Throughout his two terms as President of the United States, Barack Obama carried out a number of policies with a specific focus on co-operatives.
His ideas for healthcare reform were implemented through the passing of the Affordable Care Act (Obamacare), which provided the legal framework and federal loan money for establishing Consumer Oriented and Operated Plans (CO-OPs). The ACA provided a total of $2.4bn in federal loan money to help start-up organisations seeking to establish CO-OPs – although these are consumer-owned, not all of them work as co-operatives. In total there were 23 CO-OPs set up under President Obama’s ACA. However, only six on these remain active, having faced a challenging market and changes to governance rules.
Another change was the Electricity Africa Act, which states that the United States will partner and consult with governments of Sub-Saharan counties as well as international financial institutions, the private sector and co-operatives, to promote first time access to power and power services for 50 million people in Sub-Saharan Africa by 2020.
In August, President Obama also signed into law the Global Food Security Act, which aims to help end global hunger, poverty and malnutrition. Co-operatives are mentioned in the act as key stakeholders engaged in efforts to advance global food security programs and objectives.
The act encourages leveraging resources and expertise through “partnerships with the private sector, farm organisations, co-operatives, civil society, faith-based organisations, and agricultural research and academic institutions”.
The law was signed during the White House Summit on Global Development, where co-ops were represented by Amy Coughenour Betancourt, chief operating officer of the National Co-operative Business Association (NCBA CLUSA).
Shortly after the Act was signed, she said: “The whole of government approach speaks to the priority this act has for tackling nutrition and food security issues. From our flagship Feed the Future Yaajeende project in Senegal to integrating nutrition-led agriculture throughout our programs, NCBA CLUSA is dedicated to alleviating hunger and supporting the agricultural sector as a key to sustainable development.”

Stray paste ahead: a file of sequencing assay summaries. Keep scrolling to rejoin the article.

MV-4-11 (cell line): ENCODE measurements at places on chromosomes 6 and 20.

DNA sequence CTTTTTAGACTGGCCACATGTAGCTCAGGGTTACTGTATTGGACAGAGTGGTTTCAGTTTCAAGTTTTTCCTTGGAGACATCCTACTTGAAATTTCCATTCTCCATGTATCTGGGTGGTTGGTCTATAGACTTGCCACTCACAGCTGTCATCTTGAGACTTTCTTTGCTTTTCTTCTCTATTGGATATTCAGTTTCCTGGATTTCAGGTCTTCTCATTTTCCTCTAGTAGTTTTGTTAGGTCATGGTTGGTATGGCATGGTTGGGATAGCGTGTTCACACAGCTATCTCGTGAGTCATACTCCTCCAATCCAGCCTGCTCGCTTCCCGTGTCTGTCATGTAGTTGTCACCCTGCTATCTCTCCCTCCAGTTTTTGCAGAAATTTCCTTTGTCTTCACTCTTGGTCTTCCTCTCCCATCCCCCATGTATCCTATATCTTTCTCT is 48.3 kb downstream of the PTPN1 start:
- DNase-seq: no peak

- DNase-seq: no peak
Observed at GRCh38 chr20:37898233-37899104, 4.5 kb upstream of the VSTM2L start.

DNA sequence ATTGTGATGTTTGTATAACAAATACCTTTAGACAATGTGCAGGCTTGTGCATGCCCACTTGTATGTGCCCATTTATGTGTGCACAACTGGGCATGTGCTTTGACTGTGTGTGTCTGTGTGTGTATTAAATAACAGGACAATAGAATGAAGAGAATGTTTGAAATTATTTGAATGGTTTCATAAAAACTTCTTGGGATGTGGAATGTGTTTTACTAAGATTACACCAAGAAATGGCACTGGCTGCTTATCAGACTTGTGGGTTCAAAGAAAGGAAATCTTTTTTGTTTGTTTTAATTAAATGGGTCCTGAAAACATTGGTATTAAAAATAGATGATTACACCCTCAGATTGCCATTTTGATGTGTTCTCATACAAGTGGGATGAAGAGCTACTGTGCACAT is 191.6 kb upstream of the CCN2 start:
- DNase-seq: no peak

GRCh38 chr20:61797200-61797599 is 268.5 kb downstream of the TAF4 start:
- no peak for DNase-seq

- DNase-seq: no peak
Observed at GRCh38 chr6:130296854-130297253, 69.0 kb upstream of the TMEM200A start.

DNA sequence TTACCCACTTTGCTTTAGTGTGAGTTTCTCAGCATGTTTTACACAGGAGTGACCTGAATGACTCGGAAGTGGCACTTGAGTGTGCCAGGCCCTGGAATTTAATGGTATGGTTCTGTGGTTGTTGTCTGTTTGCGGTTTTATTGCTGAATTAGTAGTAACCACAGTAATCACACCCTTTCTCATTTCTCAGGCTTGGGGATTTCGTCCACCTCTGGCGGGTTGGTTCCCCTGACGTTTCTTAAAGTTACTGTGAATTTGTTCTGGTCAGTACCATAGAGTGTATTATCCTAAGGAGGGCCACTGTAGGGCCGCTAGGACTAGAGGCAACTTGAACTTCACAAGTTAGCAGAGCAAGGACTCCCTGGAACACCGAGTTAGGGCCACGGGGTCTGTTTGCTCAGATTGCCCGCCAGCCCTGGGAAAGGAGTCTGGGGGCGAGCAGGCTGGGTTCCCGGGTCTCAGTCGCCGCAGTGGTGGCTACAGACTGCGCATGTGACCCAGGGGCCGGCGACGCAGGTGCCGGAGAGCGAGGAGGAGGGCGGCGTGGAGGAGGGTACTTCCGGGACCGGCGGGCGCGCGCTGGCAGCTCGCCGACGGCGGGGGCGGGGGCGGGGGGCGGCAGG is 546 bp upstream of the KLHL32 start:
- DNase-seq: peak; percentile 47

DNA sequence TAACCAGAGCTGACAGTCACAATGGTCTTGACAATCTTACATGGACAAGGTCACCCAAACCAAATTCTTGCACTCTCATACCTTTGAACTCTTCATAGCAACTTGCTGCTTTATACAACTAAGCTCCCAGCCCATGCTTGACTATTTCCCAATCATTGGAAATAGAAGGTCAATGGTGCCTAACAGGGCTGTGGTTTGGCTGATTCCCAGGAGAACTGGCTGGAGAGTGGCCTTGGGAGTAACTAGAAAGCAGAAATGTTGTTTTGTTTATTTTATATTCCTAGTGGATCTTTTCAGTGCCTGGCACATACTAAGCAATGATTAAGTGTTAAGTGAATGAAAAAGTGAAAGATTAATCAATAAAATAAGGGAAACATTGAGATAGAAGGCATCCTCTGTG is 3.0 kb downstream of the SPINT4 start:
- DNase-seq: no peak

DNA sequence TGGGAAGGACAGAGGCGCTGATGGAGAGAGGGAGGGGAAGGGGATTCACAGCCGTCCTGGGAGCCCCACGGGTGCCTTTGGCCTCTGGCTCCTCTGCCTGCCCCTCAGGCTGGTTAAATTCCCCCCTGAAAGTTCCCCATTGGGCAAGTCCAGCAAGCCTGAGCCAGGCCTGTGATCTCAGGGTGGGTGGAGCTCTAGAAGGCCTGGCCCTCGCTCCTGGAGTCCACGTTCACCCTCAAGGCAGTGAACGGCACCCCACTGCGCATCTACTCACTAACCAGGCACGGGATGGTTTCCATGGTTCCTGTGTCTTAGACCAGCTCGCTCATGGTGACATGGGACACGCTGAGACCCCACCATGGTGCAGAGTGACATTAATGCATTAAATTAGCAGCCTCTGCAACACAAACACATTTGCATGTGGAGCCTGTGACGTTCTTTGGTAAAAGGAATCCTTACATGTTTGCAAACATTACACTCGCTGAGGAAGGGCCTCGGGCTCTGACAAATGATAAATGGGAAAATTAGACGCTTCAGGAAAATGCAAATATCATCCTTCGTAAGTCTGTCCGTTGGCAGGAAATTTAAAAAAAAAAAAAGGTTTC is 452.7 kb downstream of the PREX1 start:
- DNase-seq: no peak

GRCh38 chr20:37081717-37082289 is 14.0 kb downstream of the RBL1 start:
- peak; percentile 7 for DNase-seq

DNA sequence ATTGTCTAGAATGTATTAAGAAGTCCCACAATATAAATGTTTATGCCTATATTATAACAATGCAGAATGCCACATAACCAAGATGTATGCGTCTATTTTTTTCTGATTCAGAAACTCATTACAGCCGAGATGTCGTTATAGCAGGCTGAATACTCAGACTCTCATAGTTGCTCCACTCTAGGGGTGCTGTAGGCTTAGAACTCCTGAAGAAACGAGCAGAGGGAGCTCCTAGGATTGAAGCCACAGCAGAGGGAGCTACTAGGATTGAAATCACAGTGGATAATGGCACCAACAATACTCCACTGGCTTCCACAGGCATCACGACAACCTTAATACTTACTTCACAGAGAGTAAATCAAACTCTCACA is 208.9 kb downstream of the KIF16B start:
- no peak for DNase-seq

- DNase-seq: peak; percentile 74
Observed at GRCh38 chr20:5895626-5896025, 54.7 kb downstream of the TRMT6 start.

Barack Obama was also the first USA President to hold a national briefing on co-operatives at the White House. One hundred and fifty co-operative leaders from the US and the International Co-operative Alliance attended the special session with the Obama administration to discuss the future of co-ops back in 2012.
Related: What happened when co-operatives went to the White House? 
Among them was Paul Hazen, executive director of the US Overseas Cooperative Development Council (OCDC), which brings together nine organisations aiming to champion effective international co-operative development.
Speaking of the legacy of the Obama Administration, Mr Hazen said: “The Obama Administration has been very supportive of co-operatives. Domestically, they have put a focus on co-operatives in rural America. They have also supported the creation of worker co-operatives.
“It appears that the Small Business Administration will soon change a 50-year regulation and will now provide loans for food co-operatives. President Obama’s focus on food security domestically and internationally has put forward many initiatives for agricultural co-operatives.”
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- Barack Obama
- British co-operative movement
- Executive Director
- Food security
- Healthcare reform
- international co-operative
- International Co-operative Alliance
- Market socialism
- president of the United States
- United States
- White House
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